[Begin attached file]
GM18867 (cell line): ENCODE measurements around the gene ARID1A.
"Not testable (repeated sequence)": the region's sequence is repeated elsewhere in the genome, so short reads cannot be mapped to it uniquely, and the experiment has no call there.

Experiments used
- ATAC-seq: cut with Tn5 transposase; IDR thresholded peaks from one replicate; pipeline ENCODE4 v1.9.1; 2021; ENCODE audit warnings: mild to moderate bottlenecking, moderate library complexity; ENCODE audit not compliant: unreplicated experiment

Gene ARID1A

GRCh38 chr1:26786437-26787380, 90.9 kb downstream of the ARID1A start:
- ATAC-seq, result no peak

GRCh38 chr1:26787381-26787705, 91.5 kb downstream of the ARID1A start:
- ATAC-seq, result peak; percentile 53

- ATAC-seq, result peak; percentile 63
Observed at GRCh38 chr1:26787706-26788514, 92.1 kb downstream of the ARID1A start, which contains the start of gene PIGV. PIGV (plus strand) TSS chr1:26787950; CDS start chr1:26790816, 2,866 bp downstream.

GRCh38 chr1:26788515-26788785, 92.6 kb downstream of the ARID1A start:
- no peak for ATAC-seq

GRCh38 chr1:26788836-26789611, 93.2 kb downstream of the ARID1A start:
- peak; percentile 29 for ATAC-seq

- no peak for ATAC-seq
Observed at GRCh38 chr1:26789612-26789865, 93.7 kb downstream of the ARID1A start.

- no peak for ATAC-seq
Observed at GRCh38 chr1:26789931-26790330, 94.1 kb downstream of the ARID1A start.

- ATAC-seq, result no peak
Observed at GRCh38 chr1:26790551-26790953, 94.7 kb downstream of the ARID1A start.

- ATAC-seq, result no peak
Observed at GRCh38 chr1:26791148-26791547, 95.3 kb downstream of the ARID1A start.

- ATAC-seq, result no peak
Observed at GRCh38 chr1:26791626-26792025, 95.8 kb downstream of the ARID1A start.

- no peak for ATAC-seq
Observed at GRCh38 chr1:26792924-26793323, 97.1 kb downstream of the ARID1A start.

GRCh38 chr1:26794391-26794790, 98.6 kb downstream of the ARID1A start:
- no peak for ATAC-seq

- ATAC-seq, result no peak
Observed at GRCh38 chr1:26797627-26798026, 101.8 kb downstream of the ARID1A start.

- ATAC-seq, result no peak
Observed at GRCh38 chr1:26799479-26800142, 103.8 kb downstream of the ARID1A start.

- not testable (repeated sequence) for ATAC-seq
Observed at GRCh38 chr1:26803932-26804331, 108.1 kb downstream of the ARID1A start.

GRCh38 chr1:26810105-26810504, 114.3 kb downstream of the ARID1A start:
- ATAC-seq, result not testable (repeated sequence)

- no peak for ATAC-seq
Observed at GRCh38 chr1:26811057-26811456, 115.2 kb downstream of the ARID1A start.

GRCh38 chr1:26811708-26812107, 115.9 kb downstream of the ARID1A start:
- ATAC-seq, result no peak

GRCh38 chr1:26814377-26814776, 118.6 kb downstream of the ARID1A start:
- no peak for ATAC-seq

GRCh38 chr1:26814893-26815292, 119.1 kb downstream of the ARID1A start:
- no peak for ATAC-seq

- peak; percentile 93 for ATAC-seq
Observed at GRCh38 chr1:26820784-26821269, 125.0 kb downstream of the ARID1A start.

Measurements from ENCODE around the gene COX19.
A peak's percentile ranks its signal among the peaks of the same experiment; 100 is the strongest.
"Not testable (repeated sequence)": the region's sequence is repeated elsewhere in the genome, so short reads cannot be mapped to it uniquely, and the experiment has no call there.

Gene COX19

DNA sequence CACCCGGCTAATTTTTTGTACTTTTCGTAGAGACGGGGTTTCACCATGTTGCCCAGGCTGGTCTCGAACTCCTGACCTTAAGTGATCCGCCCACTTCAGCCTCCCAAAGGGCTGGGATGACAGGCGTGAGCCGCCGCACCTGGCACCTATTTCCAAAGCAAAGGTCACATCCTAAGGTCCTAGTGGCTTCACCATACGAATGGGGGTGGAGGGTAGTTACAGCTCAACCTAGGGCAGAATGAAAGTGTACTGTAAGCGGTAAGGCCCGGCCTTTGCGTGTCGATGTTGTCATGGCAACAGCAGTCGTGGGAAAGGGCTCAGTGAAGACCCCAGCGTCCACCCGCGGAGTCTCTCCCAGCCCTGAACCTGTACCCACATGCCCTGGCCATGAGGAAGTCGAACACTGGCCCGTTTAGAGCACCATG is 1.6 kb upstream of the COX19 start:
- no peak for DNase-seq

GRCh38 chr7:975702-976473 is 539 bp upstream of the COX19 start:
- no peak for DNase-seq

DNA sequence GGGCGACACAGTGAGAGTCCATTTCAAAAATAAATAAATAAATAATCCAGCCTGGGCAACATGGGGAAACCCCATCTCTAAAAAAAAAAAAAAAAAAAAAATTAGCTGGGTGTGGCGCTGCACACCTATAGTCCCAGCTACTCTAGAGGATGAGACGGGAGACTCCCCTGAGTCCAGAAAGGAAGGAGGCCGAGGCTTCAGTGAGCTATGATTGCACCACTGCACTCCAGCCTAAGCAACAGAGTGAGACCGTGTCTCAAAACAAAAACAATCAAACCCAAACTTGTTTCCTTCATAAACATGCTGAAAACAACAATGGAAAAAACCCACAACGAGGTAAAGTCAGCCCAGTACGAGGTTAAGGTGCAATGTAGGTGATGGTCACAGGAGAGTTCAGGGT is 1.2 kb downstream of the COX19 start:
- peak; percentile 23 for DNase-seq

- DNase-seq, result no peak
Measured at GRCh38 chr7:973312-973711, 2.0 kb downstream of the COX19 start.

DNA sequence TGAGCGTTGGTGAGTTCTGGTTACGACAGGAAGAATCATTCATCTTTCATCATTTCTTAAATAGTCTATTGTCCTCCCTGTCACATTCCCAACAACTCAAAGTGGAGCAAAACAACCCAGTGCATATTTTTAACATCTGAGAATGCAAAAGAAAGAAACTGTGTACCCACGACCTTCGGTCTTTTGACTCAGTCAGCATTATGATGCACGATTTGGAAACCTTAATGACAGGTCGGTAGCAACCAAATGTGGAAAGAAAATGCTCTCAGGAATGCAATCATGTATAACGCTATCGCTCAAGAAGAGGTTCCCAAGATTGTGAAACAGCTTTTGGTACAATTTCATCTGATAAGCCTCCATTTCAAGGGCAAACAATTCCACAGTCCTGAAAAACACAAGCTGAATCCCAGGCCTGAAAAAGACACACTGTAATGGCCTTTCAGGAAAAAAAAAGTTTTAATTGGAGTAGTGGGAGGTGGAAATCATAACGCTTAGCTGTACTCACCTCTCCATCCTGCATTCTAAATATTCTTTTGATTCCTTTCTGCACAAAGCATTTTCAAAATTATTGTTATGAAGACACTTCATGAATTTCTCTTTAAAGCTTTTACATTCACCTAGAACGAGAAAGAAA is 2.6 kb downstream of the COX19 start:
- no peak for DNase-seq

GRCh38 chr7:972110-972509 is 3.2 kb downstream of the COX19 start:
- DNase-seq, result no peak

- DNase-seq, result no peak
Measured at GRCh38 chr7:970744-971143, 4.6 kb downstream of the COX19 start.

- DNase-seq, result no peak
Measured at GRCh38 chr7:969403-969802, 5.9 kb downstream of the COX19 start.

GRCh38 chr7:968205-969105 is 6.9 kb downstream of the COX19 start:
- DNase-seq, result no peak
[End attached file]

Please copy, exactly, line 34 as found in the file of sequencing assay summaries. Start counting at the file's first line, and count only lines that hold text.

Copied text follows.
- not testable (repeated sequence) for ATAC-seq